Hindu vigilantes policing roads for cow smugglers

Members of the vigilante group Gau Raksha Dal inspecting a truck on a highway in Rajasthan.
Members of the vigilante group Gau Raksha Dal inspecting a truck on a highway in Rajasthan.PHOTO: AGENCE FRANCE-PRESSE

TARANAGAR (India) • A truck screeches to a halt on an Indian highway in the middle of the night and devout young Hindus, armed with sticks, scramble inside, searching for cows they consider sacred.

Almost every night, the vigilantes lie in wait for suspected cattle smugglers in the desert state of Rajasthan, ready to fight to protect the animals, a revered symbol of India's majority Hindu religion.

"Smugglers often open fire or try to run us over. I even get death threats, but nothing bothers me," said Mr Babulal Jangir, 42, a leader of the Gau Raksha Dal (Cow Protection Squad).

Cow slaughter and consumption of beef are banned in Rajasthan and many other states of officially secular India, which has substantial Muslim and Christian populations. But the recent killing by Hindu mobs of at least three Muslims suspected of eating beef or smuggling cows had heightened fears of rising violence against religious minorities.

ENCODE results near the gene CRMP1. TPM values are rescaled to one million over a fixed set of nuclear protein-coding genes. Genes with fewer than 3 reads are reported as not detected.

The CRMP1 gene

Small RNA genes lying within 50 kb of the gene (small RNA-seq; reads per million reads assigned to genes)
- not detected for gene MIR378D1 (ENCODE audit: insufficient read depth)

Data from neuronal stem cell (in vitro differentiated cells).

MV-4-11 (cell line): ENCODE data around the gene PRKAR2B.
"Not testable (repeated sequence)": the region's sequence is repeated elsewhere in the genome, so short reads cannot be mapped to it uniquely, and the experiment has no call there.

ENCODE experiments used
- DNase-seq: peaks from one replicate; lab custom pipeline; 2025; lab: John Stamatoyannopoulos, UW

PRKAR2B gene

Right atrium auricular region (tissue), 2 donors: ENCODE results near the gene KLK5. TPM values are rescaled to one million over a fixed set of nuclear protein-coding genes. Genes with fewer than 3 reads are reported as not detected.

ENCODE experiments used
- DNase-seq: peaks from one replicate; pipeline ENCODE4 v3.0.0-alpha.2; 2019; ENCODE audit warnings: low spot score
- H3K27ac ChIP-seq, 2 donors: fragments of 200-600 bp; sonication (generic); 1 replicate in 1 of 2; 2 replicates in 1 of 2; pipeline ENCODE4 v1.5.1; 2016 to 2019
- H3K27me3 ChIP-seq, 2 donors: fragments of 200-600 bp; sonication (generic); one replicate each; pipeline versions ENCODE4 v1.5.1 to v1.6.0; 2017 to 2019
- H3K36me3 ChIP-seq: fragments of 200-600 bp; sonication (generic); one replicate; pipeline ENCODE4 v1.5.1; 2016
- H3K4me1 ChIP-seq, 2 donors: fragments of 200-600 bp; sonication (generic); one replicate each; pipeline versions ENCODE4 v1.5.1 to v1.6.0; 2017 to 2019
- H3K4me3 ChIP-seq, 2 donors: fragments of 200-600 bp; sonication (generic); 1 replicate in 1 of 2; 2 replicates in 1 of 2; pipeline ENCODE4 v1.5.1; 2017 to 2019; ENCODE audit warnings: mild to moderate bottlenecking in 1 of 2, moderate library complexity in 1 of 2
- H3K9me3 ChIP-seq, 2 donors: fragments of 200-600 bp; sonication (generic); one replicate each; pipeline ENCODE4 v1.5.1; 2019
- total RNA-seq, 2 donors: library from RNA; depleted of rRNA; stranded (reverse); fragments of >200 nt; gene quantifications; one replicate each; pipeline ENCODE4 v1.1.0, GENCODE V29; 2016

The deaths have also sparked a wider debate about growing religious intolerance since Prime Minister Narendra Modi's Hindu nationalist government came to power last May. The government has been accused of failing to rein in Hindu hardliners, while its ministers have, at times, appeared to be inflaming the debate. However, Mr Modi's Bharatiya Janata Party suffered a crushing blow in a weekend state election, in part, analysts said, because of its attempts to polarise voters along religious lines.

Mr Jangir said his squad has grown to some 20,000 members, ranging from farmers to lawyers and teachers, along with a fast- growing network of informers prowling Rajasthan's major roads.

Said Mr Zafarul Islam Khan, president of the All India Muslim Majlis-e-Mushawarat, a leading Muslim body: "They (right-wing groups) have their goons going around saying 'we will dispense justice, there is no need for courts'. What is really sad is that they seem to enjoy police and political patronage."

Mr Jangir, who runs a furniture business, and his team have no qualms about dispensing "rough justice", usually in the form of beatings.


A version of this article appeared in the print edition of The Straits Times on November 12, 2015, with the headline 'Hindu vigilantes policing roads for cow smugglers'. Print Edition | Subscribe